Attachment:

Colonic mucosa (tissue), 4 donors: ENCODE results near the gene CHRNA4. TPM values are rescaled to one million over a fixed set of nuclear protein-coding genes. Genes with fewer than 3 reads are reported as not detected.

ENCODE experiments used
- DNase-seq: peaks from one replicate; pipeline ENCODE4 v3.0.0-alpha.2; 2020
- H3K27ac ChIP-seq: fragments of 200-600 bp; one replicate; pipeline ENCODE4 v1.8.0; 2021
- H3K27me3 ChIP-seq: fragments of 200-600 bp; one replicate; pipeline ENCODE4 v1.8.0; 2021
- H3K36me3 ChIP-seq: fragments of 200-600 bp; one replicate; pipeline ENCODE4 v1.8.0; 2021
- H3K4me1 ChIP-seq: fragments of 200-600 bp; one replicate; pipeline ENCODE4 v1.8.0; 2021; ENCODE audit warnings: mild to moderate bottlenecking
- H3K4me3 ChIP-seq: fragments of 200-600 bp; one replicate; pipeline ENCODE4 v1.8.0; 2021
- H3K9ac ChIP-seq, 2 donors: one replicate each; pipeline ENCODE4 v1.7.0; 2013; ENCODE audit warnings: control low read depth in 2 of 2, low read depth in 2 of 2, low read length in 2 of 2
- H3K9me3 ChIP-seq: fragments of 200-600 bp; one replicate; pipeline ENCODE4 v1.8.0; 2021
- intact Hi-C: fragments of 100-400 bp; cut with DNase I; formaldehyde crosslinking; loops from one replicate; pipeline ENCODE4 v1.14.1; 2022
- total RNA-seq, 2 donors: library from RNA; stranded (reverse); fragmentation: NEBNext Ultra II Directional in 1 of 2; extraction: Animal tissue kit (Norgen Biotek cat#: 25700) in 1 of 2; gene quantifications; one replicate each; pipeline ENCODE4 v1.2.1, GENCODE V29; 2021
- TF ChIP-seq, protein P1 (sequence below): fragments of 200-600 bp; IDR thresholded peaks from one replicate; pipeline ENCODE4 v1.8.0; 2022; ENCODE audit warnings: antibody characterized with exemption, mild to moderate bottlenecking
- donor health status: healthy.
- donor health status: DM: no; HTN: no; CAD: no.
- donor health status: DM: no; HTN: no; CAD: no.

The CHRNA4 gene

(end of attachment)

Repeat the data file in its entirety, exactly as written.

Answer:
Colonic mucosa (tissue), 4 donors: ENCODE results near the gene CHRNA4. TPM values are rescaled to one million over a fixed set of nuclear protein-coding genes. Genes with fewer than 3 reads are reported as not detected.

ENCODE experiments used
- DNase-seq: peaks from one replicate; pipeline ENCODE4 v3.0.0-alpha.2; 2020
- H3K27ac ChIP-seq: fragments of 200-600 bp; one replicate; pipeline ENCODE4 v1.8.0; 2021
- H3K27me3 ChIP-seq: fragments of 200-600 bp; one replicate; pipeline ENCODE4 v1.8.0; 2021
- H3K36me3 ChIP-seq: fragments of 200-600 bp; one replicate; pipeline ENCODE4 v1.8.0; 2021
- H3K4me1 ChIP-seq: fragments of 200-600 bp; one replicate; pipeline ENCODE4 v1.8.0; 2021; ENCODE audit warnings: mild to moderate bottlenecking
- H3K4me3 ChIP-seq: fragments of 200-600 bp; one replicate; pipeline ENCODE4 v1.8.0; 2021
- H3K9ac ChIP-seq, 2 donors: one replicate each; pipeline ENCODE4 v1.7.0; 2013; ENCODE audit warnings: control low read depth in 2 of 2, low read depth in 2 of 2, low read length in 2 of 2
- H3K9me3 ChIP-seq: fragments of 200-600 bp; one replicate; pipeline ENCODE4 v1.8.0; 2021
- intact Hi-C: fragments of 100-400 bp; cut with DNase I; formaldehyde crosslinking; loops from one replicate; pipeline ENCODE4 v1.14.1; 2022
- total RNA-seq, 2 donors: library from RNA; stranded (reverse); fragmentation: NEBNext Ultra II Directional in 1 of 2; extraction: Animal tissue kit (Norgen Biotek cat#: 25700) in 1 of 2; gene quantifications; one replicate each; pipeline ENCODE4 v1.2.1, GENCODE V29; 2021
- TF ChIP-seq, protein P1 (sequence below): fragments of 200-600 bp; IDR thresholded peaks from one replicate; pipeline ENCODE4 v1.8.0; 2022; ENCODE audit warnings: antibody characterized with exemption, mild to moderate bottlenecking
- donor health status: healthy.
- donor health status: DM: no; HTN: no; CAD: no.
- donor health status: DM: no; HTN: no; CAD: no.

The CHRNA4 gene